If you get a chance, you should check out this film.
I caught it last year when it screened at my school. It deals with the subject of double eyelid surgery in Asian and Asian American communities, and questions the larger idea of cosmetic surgery and the various reasons why people, and especially women, undergo these procedures. My favorite quote, and the quote I find most telling, is when Mai Anh says, "Some critics might say, 'You're abandoning your Asian heritage.' But what Asian heritage am I abandoning?" It's interesting to me the ways in which race becomes tied to the body in popular discourse, how physical markers become evidence of an imagined or real racial heritage, e.g. skin color, eye shape, hair texture, and how those markers effectively drive certain cosmetic surgery procedures. Also, as one interviewee states, "I don't think it's as simple as people want to say, 'She wants to look white.'" How can we negotiate the different and complex reasons why Asian women undergo double eyelid surgery, and how accurate is it to say because they want to look white? Is that singular reason appropriate, or does it mask a wide range of historical and political factors that are often ignored in the wider dialogue about race in America? What does it mean that a huge number of Asians living in Asia undergo eyelid surgery, where they are the dominant racial group, as opposed to Asians living in America, where they are not? The film, I think, really addresses the issue from a multifaceted point of view and attempts to find a more holistic answer than the tired, "She wants to look white" excuse.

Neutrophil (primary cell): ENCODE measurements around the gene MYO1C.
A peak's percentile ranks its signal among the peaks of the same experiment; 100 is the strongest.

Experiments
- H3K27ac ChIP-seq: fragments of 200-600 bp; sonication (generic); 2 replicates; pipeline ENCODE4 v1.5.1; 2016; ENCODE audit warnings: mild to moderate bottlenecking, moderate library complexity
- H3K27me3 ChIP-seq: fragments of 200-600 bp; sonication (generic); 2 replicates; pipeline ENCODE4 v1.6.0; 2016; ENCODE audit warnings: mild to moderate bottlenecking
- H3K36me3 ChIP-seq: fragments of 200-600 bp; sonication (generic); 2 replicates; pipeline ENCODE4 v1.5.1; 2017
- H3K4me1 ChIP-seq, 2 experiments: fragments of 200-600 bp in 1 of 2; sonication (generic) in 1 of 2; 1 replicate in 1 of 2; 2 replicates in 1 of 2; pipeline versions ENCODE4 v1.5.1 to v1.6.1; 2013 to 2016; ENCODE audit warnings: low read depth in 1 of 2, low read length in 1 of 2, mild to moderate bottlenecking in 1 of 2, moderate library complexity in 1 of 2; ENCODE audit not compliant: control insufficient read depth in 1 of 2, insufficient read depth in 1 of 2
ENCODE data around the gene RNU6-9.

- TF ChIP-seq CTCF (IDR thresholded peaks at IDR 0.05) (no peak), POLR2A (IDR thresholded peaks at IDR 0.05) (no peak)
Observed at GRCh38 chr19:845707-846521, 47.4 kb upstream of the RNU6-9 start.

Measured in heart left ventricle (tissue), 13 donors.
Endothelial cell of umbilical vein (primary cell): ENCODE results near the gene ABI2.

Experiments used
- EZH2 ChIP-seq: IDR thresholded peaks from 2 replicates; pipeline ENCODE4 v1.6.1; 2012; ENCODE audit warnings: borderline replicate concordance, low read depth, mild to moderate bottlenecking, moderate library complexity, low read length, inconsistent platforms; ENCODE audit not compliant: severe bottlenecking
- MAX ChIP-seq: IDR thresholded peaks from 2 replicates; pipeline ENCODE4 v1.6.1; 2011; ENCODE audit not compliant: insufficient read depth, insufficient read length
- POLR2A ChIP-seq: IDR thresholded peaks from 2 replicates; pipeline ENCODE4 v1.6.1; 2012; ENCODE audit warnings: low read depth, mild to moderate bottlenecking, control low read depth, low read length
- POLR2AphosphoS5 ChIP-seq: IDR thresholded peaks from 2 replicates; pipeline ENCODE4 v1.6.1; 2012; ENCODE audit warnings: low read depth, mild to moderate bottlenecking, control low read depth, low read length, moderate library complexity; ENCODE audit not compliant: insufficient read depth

For more information as well as screening dates, check out the website here.
Sidenote: the director of my university's APA program makes a cameo!